Microsoft should dig into the WebKit to stop Google from framing IE
Internet Explorer is in a state of crisis so severe that Microsoft may yet lose most of the browser market territory claimed during the browser wars. Microsoft has no choice but to make a leap of development faith, by abandoning the IE rendering engine and releasing new WebKit-based desktop and mobile browsers. IE is a dead platform. It's long past time for Microsoft to end its "Weekend at Ernie's" behavior.
What a difference a decade makes. Ten years ago, Microsoft won the browser wars with Netscape, only to abandon the territory after Internet Explorer 6 launched. Many end users are still stuck in the IE 6 past, whether it's the browser directly or progeny Internet Explorer 7 or 8. According to Net Applications, IE 6 usage share is higher than either of the newer versions. Perhaps IE's market position would be better had Microsoft not let browser development lay idle until after Mozilla started working on Firefox about six years ago. AOL and Mozilla reignited browser development because of paid search -- that Google box -- as did several other software developers. AOL eventually gave up on Netscape, but Apple, Mozilla and Opera continued developing browsers.
Google entered the market just a year ago and already has released three versions of browser Chrome. The speed of Chrome development is eerily familiar. Microsoft rat-tat-tat released new browser versions in 1996 and 1997, going from IE 2 to IE 4. Through IE 6, Microsoft released new versions every year. In the new browser wars, Google is to Microsoft as Microsoft was to Netscape in the late 1990s. Microsoft fought to protect its Windows platform. Similarly, Google is fighting to protect its search and informational platform. If will determines winners, Google has got it over Microsoft.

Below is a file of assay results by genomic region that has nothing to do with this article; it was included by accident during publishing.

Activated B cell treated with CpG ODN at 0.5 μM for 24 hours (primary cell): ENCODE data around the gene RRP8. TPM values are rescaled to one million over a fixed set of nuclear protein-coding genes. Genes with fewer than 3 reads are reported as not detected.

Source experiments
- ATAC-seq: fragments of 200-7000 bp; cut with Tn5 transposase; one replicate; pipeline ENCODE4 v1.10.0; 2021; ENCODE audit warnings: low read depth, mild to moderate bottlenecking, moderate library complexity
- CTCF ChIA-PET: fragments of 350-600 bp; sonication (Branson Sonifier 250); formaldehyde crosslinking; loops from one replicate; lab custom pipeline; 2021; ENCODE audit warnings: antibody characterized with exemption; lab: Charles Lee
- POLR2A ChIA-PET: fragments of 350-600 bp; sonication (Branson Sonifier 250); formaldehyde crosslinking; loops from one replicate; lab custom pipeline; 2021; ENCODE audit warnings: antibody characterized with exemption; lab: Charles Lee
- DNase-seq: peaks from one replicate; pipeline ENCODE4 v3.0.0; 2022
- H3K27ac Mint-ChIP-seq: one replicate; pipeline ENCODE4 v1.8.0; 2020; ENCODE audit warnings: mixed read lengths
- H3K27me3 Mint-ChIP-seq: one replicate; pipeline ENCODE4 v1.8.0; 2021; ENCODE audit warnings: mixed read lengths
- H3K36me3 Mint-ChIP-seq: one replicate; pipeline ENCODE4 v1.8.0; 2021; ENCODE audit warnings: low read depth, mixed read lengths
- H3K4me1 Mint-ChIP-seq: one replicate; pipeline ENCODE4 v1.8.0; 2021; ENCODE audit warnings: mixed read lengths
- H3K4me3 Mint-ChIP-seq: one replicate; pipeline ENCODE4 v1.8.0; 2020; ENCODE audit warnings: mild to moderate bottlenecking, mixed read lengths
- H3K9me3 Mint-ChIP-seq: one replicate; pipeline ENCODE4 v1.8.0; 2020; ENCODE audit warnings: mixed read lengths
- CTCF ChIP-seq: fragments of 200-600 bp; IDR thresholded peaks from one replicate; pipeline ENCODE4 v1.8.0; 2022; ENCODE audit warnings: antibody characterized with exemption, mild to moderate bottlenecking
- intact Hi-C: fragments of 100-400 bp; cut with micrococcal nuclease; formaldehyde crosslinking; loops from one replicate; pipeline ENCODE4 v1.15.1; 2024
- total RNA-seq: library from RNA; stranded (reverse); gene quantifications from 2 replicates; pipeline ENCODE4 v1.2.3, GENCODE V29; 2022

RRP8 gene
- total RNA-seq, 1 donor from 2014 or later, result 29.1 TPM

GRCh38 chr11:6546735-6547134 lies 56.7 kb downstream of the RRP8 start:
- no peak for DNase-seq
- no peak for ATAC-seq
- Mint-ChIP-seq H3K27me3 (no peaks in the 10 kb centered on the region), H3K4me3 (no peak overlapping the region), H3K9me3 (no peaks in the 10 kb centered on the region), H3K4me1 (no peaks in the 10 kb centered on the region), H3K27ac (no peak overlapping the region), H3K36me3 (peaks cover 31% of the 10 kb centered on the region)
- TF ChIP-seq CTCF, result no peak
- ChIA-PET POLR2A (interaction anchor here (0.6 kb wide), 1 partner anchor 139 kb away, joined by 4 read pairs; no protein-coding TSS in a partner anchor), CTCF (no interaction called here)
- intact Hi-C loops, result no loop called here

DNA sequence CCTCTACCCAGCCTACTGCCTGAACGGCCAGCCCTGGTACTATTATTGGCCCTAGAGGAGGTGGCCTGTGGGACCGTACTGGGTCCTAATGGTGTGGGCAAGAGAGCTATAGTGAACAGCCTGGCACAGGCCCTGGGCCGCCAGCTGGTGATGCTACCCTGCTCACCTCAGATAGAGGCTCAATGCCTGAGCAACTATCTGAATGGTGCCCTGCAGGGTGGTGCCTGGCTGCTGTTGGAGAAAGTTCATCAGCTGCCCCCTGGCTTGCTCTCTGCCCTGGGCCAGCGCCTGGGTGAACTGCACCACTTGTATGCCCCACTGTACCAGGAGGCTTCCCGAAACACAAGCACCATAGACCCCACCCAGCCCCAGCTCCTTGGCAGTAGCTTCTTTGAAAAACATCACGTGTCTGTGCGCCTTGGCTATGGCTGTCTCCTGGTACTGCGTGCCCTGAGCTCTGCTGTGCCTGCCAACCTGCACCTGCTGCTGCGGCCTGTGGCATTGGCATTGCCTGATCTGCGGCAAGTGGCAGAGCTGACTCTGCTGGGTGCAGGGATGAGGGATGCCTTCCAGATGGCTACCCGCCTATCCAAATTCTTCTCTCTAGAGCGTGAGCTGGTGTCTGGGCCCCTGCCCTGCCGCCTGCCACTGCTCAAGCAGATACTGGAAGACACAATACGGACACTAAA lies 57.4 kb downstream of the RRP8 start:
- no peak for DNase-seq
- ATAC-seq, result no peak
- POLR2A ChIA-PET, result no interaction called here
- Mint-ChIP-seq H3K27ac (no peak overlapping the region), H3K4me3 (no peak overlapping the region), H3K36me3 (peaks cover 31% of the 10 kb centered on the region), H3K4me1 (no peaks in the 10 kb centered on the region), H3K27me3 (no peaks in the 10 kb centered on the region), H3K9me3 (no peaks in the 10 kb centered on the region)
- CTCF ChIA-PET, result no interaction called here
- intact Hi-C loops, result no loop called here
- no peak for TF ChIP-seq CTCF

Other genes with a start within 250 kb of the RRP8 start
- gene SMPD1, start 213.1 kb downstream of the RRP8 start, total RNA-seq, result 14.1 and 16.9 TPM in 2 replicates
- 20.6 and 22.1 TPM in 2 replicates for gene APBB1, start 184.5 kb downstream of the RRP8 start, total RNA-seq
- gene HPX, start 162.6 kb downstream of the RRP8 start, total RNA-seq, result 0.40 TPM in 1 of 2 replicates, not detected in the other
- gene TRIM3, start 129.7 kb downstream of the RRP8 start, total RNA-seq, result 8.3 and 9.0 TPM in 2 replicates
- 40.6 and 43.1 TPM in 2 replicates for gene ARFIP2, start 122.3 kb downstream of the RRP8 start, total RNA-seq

Framing IE for Posterity
For Microsoft, Chrome Frame and forthcoming Google Wave are a looming crisis of IE's character, as expressed in end-user features and the browser's appeal -- or lack thereof -- to developers. By Framing Internet Explorer, Google seizes control of the end user experience away from Microsoft. If Google can succeed widely distributing Frame, the easy step is next: Moving those same users to Chrome.
Chrome browser usage share doesn't seem like much -- 2.84 percent -- according to Net Applications. But that's up from zero a year ago. Meanwhile, Internet Explorer usage share continues a long slow decline -- 66.97 percent in August down from from 79.49 percent about two years ago. Firefox is up from 15.45 percent to 22.98 percent during the same time period.
If Chrome Frame succeeds, Firefox could easily be collateral damage. Firefox uage gains have largely come from Internet Explorer, which if Framed could give up many fewer users. Meanwhile, should Google succeed moving end users en masse from Framed IE to Chrome, Firefox growth likely would stall and over time recede. Looked at that way, Chrome Frame poses potentially more risk to Firefox than IE. Remember, Mozilla is dependent on Google paid search revenue through the browser.
Frame would be a seemingly small problem, if not for:
- The surge in competing browsers
- Monetization of browsers around search
- Increasing demand for browsers on mobile devices
- Declining developer interest in IE technologies like ActiveX